One simple mistake while cooking a vegan stew almost put this woman in the hospital. Here’s what she did wrong.
When you’re vegan, food poisoning slips down your list of concerns. Take care to wash your produce and you should be OK—right? That was the mindset of Anne Sullivan (not her real name). Then she poisoned herself.
Sullivan was understandably proud of her vegan diet meals and she loved the way healthy eating made her feel. She knew that she needed to up her protein, so when she found a white bean stew recipe online, Sullivan knew she had to try it. After pre-soaking her beans like the recipe directed, she put them in her slow cooker. “I started them in the morning and left them simmering all day—I thought that was enough,” she said.
Several hours later, Sullivan lifted the lid: “The beans weren’t any larger than before. I thought it was weird they were the same size.” She took a bowl with her to her job at the library, which she ate for lunch; she couldn’t believe it—the beans were tough and chewy, clearly not done. She was still at work when she began to feel dizzy and faint. “I must have looked awful, too, because my boss told me to go home and get some sleep. I felt like throwing up.” She headed for the library couches and took a short nap. “I woke up feeling a bit better, and afterward I went and ate a large meal, which seemed to help with the symptoms.”
The following day—still unaware of what made her sick—Sullivan served up the stew for herself and her boyfriend. “We had taken a few bites as I was telling him I didn’t know what made me sick the day before. All of a sudden he said, What if it’s these beans? He looked it up online: Sure enough, we were poisoning ourselves all over again.” Don’t be caught off-guard: Know the 7 signs of food poisoning before it hits.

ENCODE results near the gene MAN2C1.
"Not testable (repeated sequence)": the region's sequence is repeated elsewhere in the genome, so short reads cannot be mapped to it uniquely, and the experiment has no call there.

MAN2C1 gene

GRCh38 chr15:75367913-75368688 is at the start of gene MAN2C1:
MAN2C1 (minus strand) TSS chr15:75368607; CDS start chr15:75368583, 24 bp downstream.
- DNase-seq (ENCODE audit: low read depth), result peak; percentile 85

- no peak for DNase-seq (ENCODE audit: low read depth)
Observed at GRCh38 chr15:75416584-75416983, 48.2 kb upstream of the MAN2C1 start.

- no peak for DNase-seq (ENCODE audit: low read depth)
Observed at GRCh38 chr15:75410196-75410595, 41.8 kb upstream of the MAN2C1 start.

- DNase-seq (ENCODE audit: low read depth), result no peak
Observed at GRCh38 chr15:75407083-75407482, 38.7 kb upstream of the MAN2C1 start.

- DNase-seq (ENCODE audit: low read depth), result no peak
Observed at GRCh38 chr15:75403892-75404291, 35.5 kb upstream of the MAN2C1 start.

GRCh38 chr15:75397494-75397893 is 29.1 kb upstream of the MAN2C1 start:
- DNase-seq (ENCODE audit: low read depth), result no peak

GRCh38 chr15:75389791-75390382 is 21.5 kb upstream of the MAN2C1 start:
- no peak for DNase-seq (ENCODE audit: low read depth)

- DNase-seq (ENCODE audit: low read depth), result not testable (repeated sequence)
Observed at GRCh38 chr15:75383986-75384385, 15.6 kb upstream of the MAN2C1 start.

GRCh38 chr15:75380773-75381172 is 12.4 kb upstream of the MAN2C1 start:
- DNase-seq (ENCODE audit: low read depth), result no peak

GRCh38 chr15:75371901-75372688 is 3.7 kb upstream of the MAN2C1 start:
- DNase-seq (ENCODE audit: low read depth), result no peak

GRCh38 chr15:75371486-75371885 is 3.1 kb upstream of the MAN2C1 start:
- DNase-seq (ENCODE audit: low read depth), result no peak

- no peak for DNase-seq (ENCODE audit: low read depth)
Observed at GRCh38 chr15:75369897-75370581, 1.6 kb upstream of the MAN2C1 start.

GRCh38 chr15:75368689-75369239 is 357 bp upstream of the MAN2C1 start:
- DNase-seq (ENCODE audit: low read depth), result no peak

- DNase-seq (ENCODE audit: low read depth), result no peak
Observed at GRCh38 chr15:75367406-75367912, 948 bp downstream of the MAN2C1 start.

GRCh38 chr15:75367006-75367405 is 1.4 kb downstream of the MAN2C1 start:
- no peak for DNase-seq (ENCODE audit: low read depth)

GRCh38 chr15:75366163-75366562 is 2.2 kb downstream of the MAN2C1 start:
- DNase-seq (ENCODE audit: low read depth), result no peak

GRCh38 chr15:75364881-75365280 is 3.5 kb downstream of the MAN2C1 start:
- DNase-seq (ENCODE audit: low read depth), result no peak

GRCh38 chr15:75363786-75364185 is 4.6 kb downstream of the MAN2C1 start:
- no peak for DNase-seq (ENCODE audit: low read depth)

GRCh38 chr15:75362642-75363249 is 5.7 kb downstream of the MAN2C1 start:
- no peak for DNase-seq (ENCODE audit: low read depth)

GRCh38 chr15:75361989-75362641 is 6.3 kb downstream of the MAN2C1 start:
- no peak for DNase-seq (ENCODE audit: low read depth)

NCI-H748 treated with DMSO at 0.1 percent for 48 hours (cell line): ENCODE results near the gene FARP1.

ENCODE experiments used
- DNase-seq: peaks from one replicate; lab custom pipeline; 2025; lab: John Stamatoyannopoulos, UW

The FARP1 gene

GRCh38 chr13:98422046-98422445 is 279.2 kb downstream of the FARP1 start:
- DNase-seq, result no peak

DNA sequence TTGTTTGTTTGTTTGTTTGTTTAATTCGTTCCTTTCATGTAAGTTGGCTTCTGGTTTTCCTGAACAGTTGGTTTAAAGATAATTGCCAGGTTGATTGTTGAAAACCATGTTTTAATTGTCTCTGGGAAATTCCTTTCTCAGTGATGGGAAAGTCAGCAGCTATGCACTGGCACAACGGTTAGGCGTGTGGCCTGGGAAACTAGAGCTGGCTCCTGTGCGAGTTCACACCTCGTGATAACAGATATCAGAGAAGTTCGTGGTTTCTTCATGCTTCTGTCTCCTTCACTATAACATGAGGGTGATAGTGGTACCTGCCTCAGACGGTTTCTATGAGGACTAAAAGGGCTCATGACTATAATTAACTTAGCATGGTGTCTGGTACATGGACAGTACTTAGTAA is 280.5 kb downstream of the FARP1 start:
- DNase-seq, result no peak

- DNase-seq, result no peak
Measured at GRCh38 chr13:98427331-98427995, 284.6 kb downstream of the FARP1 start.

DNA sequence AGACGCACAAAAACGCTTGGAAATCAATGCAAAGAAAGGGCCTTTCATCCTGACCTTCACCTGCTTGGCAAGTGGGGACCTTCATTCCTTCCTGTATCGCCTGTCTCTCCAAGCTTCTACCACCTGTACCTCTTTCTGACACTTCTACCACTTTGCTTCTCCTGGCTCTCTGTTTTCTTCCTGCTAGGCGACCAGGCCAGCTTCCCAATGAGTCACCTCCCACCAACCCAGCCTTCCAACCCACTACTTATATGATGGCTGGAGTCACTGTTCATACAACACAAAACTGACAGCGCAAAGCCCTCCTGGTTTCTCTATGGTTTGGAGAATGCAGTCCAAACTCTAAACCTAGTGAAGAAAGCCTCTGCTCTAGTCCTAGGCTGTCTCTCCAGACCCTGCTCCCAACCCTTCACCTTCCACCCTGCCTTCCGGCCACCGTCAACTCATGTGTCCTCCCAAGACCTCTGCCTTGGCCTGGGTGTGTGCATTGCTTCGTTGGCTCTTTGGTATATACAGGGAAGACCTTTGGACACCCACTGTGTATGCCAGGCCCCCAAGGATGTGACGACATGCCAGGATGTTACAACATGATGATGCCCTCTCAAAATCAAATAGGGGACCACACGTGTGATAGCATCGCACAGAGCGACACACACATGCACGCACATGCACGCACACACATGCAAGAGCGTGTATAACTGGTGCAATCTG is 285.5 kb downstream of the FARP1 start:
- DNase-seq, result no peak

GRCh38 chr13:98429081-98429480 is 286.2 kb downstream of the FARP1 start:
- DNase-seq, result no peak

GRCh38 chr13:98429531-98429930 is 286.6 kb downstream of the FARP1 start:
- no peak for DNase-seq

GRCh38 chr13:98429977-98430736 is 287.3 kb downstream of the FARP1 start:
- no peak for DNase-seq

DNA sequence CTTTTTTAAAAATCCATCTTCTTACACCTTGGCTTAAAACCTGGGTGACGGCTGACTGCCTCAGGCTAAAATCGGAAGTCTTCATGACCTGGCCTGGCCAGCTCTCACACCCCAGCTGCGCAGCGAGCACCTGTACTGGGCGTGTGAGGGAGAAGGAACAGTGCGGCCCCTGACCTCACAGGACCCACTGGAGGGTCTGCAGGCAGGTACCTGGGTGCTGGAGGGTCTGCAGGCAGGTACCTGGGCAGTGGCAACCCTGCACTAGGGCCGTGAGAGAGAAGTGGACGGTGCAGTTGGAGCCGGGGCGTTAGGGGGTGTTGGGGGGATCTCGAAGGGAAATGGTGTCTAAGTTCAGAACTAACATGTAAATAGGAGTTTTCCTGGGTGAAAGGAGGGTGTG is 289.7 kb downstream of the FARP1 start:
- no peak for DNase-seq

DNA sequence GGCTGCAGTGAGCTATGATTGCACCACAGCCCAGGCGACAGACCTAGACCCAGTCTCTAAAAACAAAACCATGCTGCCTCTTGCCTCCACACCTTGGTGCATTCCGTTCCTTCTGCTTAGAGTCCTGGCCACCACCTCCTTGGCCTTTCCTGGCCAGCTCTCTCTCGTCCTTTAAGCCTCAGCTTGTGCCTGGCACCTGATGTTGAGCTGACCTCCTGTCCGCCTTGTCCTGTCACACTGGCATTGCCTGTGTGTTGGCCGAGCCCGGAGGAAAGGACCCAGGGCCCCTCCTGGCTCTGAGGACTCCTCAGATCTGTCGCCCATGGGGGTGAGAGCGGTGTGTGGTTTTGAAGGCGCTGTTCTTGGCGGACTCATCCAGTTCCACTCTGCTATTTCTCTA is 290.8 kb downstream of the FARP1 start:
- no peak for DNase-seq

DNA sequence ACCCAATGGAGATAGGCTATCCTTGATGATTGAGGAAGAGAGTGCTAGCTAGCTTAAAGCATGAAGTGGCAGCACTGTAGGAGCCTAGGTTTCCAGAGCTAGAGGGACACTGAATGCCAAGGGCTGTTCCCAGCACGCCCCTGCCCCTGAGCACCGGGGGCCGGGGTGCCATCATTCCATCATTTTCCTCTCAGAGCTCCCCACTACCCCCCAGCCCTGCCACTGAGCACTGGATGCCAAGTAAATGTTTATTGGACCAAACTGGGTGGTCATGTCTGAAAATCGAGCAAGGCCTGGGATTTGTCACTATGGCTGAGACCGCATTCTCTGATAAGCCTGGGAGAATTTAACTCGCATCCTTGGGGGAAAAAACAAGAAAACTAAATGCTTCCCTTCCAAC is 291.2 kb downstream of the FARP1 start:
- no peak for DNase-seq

Sullivan and her boyfriend went out for lunch instead, but before they even got to the restaurant, they both had symptoms. The issue? Uncooked beans contain a naturally occurring toxin called phytohaemagglutinin; cooking reduces levels of the toxin to tolerable levels. But when beans are undercooked, the toxin can be up to five times as potent, causing gastroenteritis, and symptoms like nausea, dizziness, and diarrhea.
The critical mistake that Sullivan made was failing to boil the beans for at least ten minutes, according to food experts at Ohio State University. After pre-soaking the beans for at least five hours, drain, rinse, and then boil them. Putting them in a slow cooker without boiling them can actually increase the level of toxins. “I had no idea—I think most people assume beans will cook in a slow cooker. Most recipes seem to assume you’re using canned beans, which are fully cooked.” As it turns out, this is just one of the most common slow cooker mistakes people make.
“I’m very careful now, I pre-soak and then boil the beans,” she says. “If I do add them to my slow cooker, I make sure they’re fully cooked first.” Knowing that uncooked beans can be toxic is important, but you should also know which food is the number one cause of food poisoning.